Re: Schöffe I (a few details on OHG)

From: t0lgsoo1
Message: 67452
Date: 2011-05-01

>More seriously: I think there has been Low German / High German
>in northern Germany, like there is now, ever since the arrival of
>the Bastarnae upper class in the mid 1st century BCE, and that the
>co-presence of Early High German in Northern Germany is the reason
>why it belongs to a separate political entity than the Netherlands.

If Bastarnae upper class infiltrated Northern Germany low German
speaking tribes, then why the fuss about South Germany? Then the
colonization and Germanization of the South was made by various
tribes coming from the North and the newcomers were Bastarnae-
dominated. This is how your thesis has to be presented. Ariovist
and his contemporaries are a wholly different epoch.

>There was no Roman empire north of the Danube and the Limes.

Who the heck said there was a Roman empire presence north of
the Limes? Why are talking about something nobody has stated?

I was referring to the German (deutsche) colonizations of
the East 800-1,000 years after Rome went bust.

>As for what happened south of it, the Germanization of that
>area has always been a mystery, AFAIK.

It started 5-6 centuries after Ariovist (along the Rhine a
somewhat earlier).

>Fortunately for my scenario, it is immune to that question,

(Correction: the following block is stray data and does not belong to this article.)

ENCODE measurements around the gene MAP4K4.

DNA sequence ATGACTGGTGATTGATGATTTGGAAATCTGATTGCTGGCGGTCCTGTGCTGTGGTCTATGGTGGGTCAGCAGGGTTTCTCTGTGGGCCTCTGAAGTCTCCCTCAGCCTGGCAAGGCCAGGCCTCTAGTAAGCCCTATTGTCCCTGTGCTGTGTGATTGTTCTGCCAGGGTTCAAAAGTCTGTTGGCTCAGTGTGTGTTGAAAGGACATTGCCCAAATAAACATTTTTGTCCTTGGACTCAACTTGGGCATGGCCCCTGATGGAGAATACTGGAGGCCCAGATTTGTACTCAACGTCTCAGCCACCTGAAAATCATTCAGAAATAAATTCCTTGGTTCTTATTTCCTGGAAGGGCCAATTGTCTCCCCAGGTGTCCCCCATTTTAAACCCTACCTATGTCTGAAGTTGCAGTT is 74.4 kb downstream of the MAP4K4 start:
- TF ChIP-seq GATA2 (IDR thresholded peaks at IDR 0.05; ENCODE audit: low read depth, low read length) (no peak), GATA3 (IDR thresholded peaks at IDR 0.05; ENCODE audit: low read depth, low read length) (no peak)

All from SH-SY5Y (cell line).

>since it supposes a two-way Bastarnization, one going south
>with Ariovistus, one going west.

Yeah sure. I'd be curious to see which historian, which univ.
institute would agree with your theory.

>After the Suebi left, the area was again inhabited by Gauls.
>Later on, the region was to become part of the Roman Empire.'
>but I didn't delete the sentence of the return of the Gauls,
>which AFAIK is without foundation in archaeology.

"Southern Germany" doesn't consist only of some Switzerland
valleys and doesn't consist only of some parts of Alsatia.
(The entire area, with a massive compact Oberdeutsch-speaking
population - at least since the 8th century -, comprises
Switzerland minus the French-Italian part, Alsactia, Lothar-
ingia, Rhineland-Palatinate, Baden, Württemberg, Bavaria,
Austria + Hesse & Bohemia+Moravia. These two were almost
depleted of their German-speaking population only in 1945-46.)

>What's a pre-German proto-German?

The fictitious Germanic population living in "South Germany"
from Ariovist's time until the 6th-7th century, when written
attestations more and more report on the Germanization of
the area.

This fictitious Germanic population would have been important
because of these two main aspects:

1) Ariovist's story (you repeat post after post)
2) a postulated Germanic southern Germany centuries before
the real Germanization thereof started.

Now, both these aspects are no longer necessary to discuss,
since you postulate another Bastarnian path: the influencing
by them of the Germanic populations living in northern Germany,
a feat that, according to your theory, happened in centuries
before Germanic masses emigrated to the south (esp. eager to
enter the territories of the declining-decaying western Roman

>On archaeology; the new homogeneous upper class spread out over
>all the heterogeneous Germanic peoples in Przeworsk and Jastorf.

And then they moved to the north?

>Elegant way of avoiding saying 'stupidly' which would require
>you to argue for your point of view.
>Frankish conquest of Swabia 502. Swabia was Celtic and Romance?

It had been Celtic and Romance. Was it completely germanic in